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A New Look At Ancient Cures

from the May 12, 2009 eNews issue

Rather than depending on the newest pharmaceutical drugs, researchers at the University of Pennsylvania have been getting historical in their hunt for superior medicine. They are using chemical tests to rediscover the herbs used medicinally in ancient Egypt. By studying the residue of ingredients added to wine in ancient clay jars, these researchers hope to unlock some of the medical understanding held by physicians thousands of years ago.

The Egyptians loved to write things down, and the ingredients to sought-after remedies were recorded in hieroglyphics. Unfortunately, modern Egyptologists have struggled to translate some of the specific ingredients included in these remedies. Residue from a 5,000 year old jar showed that Egyptians made use of coriander, senna, germander, balm, and savory, among other herbs. A 1,500-year-old jar included compounds that researchers believe included rosemary.

These studies stem from more than just historical curiosity. The Penn researchers hope to find out if the Egyptians had some clue about real cures for serious illnesses – cures that work. After all, the Egyptians built the pyramids; they weren't complete fools. Researchers at Penn's Abramson Cancer Center hope to find possible "new" ways to battle cancer through the use of remedies and herbs known by the ancients.

"I think people should be open-minded" about ancient remedies, said Wafik S. El-Deiry, a Penn professor of medicine, genetics, and pharmacology, "because there may be hidden treasures."

At the same time, the Eygptians also had some real doozies. They worshipped the dung beetle, and coincidentally included a lot of animal and human waste in some remedy recipes. While the Egyptians did have some medicines that appeared to work – for instance, fennel was used to cure indigestion – they also had some remedies that could have killed their patients.

As medical doctor S.E. Massengill stated:
"The early Egyptian physicians made considerable use of drugs. Their drugs were of the kind usually found in early civilizations; a few effective remedies lost in a mass of substances of purely superstitious origin. They used opium, squill, and other vegetable substances, but also excrement and urine. It is said that the urine of a faithful wife was with them effective in the treatment of sore eyes."

Pig dung, donkey dung, lizard dung, dried children's excrement were all included in the ingredients of various cures. Blood from a variety of animals was also used, and the Egyptians seemed to be pleased with creating puss (which is the result of an infection.)

It is noteworthy that Moses was raised by the royal family of Egypt, and afterwards wrote the five books of the Torah. Yet, while Moses' works include a great deal of information on how to deal with illnesses, his works do not draw on Egyptian medical practices. He also avoids the harmful practices of the other nations in the area. In fact, the first five books of the Bible are far more sanitary and medically sound than the medical practices of the ancient Egyptians and, if followed, would have protected the ancient Israelites from spreading many harmful diseases.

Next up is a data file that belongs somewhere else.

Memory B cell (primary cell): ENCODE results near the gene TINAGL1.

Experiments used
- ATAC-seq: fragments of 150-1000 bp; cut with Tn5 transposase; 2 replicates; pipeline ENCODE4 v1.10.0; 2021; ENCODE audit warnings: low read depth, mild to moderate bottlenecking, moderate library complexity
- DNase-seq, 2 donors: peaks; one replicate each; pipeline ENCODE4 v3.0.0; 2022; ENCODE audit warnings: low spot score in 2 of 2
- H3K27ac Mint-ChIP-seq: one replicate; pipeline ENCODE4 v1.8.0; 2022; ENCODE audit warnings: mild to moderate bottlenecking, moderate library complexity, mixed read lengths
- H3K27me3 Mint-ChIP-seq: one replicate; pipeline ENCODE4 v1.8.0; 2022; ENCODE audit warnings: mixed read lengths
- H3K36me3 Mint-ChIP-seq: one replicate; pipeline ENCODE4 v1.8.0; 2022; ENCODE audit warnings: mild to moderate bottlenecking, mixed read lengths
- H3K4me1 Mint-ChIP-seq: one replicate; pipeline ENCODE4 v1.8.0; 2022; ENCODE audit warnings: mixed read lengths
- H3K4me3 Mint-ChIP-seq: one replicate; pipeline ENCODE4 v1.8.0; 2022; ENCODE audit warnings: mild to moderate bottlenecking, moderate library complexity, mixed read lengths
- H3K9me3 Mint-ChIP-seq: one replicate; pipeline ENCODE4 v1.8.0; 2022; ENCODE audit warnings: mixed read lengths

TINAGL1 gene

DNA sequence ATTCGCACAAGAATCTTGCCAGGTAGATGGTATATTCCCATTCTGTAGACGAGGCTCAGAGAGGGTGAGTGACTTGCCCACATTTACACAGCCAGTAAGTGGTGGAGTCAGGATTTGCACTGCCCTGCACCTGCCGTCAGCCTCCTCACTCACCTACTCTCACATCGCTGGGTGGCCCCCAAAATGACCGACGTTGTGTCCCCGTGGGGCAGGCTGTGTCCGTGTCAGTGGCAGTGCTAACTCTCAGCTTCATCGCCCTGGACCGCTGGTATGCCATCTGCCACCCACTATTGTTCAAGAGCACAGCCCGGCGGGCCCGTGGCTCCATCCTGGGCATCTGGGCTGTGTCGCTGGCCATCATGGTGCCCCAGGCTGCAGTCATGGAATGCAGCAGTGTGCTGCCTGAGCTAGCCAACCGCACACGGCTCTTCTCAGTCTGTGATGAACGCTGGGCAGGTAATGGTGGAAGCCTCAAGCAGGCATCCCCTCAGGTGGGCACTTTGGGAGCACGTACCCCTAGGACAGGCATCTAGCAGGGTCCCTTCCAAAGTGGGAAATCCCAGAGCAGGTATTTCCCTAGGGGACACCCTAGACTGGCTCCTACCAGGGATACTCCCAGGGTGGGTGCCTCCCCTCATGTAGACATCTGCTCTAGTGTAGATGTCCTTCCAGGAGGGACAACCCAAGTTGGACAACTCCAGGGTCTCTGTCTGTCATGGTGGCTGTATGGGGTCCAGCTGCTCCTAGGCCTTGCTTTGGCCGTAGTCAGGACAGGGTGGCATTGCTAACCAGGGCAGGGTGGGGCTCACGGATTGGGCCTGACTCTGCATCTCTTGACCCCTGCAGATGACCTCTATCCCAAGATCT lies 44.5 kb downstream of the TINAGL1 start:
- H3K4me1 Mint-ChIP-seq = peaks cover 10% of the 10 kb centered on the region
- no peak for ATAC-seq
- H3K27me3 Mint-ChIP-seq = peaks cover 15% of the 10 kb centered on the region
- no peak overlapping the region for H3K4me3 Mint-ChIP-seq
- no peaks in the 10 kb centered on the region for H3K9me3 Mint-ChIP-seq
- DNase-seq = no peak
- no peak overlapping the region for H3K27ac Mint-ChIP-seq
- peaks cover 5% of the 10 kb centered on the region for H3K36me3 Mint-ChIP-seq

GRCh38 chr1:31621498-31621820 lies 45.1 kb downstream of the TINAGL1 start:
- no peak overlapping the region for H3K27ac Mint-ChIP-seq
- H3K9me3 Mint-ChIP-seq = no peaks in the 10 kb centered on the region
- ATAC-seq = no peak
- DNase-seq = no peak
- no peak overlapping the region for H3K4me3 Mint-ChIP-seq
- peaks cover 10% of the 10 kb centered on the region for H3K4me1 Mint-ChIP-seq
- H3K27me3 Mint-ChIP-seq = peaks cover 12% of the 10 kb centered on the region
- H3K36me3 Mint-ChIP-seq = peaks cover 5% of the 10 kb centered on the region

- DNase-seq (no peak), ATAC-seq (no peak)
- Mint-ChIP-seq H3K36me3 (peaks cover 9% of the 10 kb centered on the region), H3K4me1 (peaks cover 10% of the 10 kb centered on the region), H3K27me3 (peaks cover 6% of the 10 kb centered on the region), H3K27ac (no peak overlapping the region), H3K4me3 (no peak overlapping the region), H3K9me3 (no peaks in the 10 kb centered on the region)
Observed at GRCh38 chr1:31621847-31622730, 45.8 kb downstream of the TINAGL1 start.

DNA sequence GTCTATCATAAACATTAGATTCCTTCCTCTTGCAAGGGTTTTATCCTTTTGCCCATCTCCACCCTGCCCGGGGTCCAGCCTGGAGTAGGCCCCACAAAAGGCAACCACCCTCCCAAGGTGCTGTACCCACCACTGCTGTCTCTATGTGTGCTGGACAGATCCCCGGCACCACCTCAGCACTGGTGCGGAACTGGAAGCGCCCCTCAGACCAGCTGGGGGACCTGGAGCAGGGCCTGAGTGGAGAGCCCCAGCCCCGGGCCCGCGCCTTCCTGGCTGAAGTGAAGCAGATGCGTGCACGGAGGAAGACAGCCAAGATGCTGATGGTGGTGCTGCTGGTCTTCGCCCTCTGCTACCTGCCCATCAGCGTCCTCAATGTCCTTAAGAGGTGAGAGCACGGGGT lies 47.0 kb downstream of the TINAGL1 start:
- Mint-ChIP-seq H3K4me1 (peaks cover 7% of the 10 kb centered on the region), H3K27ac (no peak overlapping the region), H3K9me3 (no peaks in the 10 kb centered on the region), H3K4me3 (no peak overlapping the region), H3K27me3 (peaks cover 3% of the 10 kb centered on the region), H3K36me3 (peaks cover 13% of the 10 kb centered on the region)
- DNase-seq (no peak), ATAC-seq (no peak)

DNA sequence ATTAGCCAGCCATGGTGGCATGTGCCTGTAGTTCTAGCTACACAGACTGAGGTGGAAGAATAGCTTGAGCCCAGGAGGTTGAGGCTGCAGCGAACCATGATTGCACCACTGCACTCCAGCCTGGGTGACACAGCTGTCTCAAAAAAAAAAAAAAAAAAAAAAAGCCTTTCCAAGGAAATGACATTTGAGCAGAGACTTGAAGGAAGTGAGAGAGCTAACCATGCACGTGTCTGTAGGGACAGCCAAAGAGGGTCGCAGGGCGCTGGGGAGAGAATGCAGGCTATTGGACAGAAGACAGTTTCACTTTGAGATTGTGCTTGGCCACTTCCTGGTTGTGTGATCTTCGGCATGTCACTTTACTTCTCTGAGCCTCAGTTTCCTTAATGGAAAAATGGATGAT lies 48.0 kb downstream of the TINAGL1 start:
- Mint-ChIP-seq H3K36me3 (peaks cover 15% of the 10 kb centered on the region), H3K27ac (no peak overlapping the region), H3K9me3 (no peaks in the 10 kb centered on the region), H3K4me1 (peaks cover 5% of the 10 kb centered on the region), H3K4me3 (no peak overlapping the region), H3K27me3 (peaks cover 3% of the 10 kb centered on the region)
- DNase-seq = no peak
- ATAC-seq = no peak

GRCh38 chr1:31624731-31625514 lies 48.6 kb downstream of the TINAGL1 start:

For instance, while the Egyptians used dung and human feces as remedies, Deuteronomy 23:13 instructs the people to dig holes outside the camp to relieve themselves, and to cover it up afterwards. The Israelites were told not to touch animals that had died of themselves or were torn by wild beasts (Lev 22:8). The sons of Aaron were considered unclean if they touched a dead human or a creeping thing or if they had a skin disease or a running sore (Lev 22:4-5). The Israelites were instructed not to eat a variety of animals that were "unclean" (Lev. 11), which indeed were not as safe to eat as "clean" animals like sheep and cattle. Moses gave instructions for dealing with people who had potentially communicable skin diseases, including quarantine (Lev 13:45-46), and even described how to deal with the clothing of diseased people (Lev 13:47-59).

The ancient Egyptians had a great deal of knowledge based on centuries of learning – and centuries of superstition. Moses, on the other hand, was taught by God Himself, who already knew about the microorganisms that cause disease, and how to best protect His people from them.  The researchers at the University of Penn might turn their attention to the Scriptures.  The Bible may not hide the secret to the cure for cancer.   But... then again... it might.


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